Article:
Speech By Mrs Lim Hwee Hua, Minister In Prime Minister's Office, Second Minister For Finance And Transport, At the SICCI's 69TH AGM & Board Induction Ceremony27 Apr 2010
Mr Vijay Iyengar
Outgoing Chairman of SICCI,
Mr R Narayanamohan
Chairman-elect of SICCI,
Ladies and Gentlemen,
1. A good evening to all of you. Thank you for the invitation to join you this evening for the Singapore Indian Chamber of Commerce & Industry's (SICCI) 69th Annual General Meeting and the Board Induction Ceremony.
2. The Chamber has a long and distinguished history. Over the course of the last 86 years, it has emerged as an established and progressive institution at the forefront of business and investment for the Indian business community in Singapore. The SICCI plays a significant role by helping to create a conducive environment for businesses, particularly the small-medium enterprises (SMEs) in capabilities development and pursuits of new opportunities in emerging markets.
3. One of SICCI's strategic advantages is its profound knowledge and understanding of India - one of the fastest growing economies in the world as predicted by the World Bank. India has undertaken extensive liberalisation and reform programmes in the last two decades. This has led to the Indian economy transforming itself into a highly vibrant and lucrative consumer market, with a middle class of more than 300 million people. The average Indian consumers of today have growing disposable incomes and are increasingly credit savvy. Complemented by their keenness and ability to adapt to and assimilate global trends, Indian consumers have multiplied, making India one of the world's largest markets for manufactured goods and services.
4. Over the last 15 years, bilateral relations between India and Singapore have been on an upswing. This is characterised by closer associations across a myriad of areas such as the signing of the India-Singapore Comprehensive Economic Cooperation Agreement (CECA) in 2005, defence and strategic collaborations, co-operation in education and knowledge transfer, even in intangible issues centering on societal and cultural ties. Today, Singapore is home to more than 4,000 Indian companies and more than 200,000 Indian expatriates.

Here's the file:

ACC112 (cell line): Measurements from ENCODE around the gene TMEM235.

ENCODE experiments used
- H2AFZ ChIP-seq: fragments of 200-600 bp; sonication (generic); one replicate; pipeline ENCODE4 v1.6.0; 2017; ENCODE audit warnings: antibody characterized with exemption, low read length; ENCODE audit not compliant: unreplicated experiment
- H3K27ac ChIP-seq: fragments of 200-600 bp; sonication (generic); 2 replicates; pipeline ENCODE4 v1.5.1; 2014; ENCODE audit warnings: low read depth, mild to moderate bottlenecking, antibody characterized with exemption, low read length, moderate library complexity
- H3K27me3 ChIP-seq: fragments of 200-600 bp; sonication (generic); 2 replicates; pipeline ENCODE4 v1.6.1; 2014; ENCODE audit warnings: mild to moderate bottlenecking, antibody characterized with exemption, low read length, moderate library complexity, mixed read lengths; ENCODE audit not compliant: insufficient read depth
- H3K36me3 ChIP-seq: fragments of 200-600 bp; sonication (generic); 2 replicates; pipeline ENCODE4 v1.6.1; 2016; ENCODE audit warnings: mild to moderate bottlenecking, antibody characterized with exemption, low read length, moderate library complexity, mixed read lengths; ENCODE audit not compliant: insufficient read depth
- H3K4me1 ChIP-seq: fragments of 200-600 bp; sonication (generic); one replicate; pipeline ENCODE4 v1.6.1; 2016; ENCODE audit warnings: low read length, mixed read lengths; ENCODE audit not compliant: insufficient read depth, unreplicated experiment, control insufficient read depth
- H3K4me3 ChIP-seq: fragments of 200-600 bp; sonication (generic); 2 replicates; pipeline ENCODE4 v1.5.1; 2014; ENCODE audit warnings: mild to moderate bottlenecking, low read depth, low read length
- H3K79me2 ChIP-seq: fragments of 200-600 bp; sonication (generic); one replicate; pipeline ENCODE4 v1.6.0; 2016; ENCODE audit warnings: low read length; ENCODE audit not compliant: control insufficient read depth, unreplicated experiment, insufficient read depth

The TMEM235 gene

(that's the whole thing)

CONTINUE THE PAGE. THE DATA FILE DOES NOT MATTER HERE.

5. FDI (Foreign Direct Investment) flows from Singapore into India have seen exceptional growth in recent years. Cumulatively, from January 2000 to November 2009, FDI flows from Singapore stood at US$9.3 billion, including a quadrupling from 2005. In 2009, Singapore ranked 2nd in FDI inflows to India, with US$2.9 billion invested. Indian investments into Singapore have also seen a dramatic 8-fold increase since 2005 to reach about S$11 billion in 2008 making India our 7th largest investor in 2008.
6. The Chamber has played a pivotal role in creating and helping Singapore businesses gain access into the emerging Indian market. The SICCI has done a commendable job in enhancing this relationship through frequent and fruitful business missions to India and other emerging markets such as Sri Lanka, Myanmar and China.
7. The establishment of SICCI's official representative in New Delhi back in 2008 reflected the foresight of the leaders of the Chamber. Being the first chamber in Singapore to appoint a local representative in India, it plays a crucial role in facilitating engagements between SICCI's members and the business community in India. The SICCI Indian Internship programme, launched last year, has also helped to create greater awareness of the Indian business landscape amongst young Singaporeans. The Women's Indian Network and the Youth Wing were also set up to fan the spirit of entrepreneurship among Indian women and young Indians, and to encourage them to look at India as a potential business and investment destination.
8. On the political front, the Singapore and Indian government have been actively promoting and pursuing bilateral cooperation. Senior Minister, Goh Chok Tong, recently visited India and proposed to the Indian Prime Minister, Manmohan Singh, that Indian businesses should use Singapore as the platform for corporate expansion and networking with major Asian leaders and businessmen. An increasing number of small and large Indian businesses have responded to such calls. As they look beyond their own borders and undertake acquisition of foreign assets, Singapore is emerging as the preferred venue for their expansion.
9. While the SICCI has been actively promoting the internationalisation of the Singapore Indian business community, it is also an important partner of the Singapore government. It has regularly provided valuable feedback and suggestions on government policies, and reflects the views and concerns of its members on economic-related issues to the government. I am pleased to note the high level of enthusiasm and support given by SICCI and I look forward to your continued involvement towards helping SMEs access capital, build capabilities, establish networks and nurture talent.
10. Today marks an important chapter in the history of the chamber. It will witness the passing of the baton from Mr Iyengar to the new Chairman, Mr Narayanamohan, and the induction of a new Board of Directors. I am confident that the SICCI, under the new leadership, will continue to sustain the momentum to develop new strategies to meet the ever changing economic landscape and needs of the businesses.
11. To conclude, let me congratulate the SICCI on this occasion and for the good work done over the years. I encourage the Chamber to seek out new opportunities that will benefit members, especially the SMEs.
12. I wish SICCI and all its members the very best in your future endeavors. Thank you.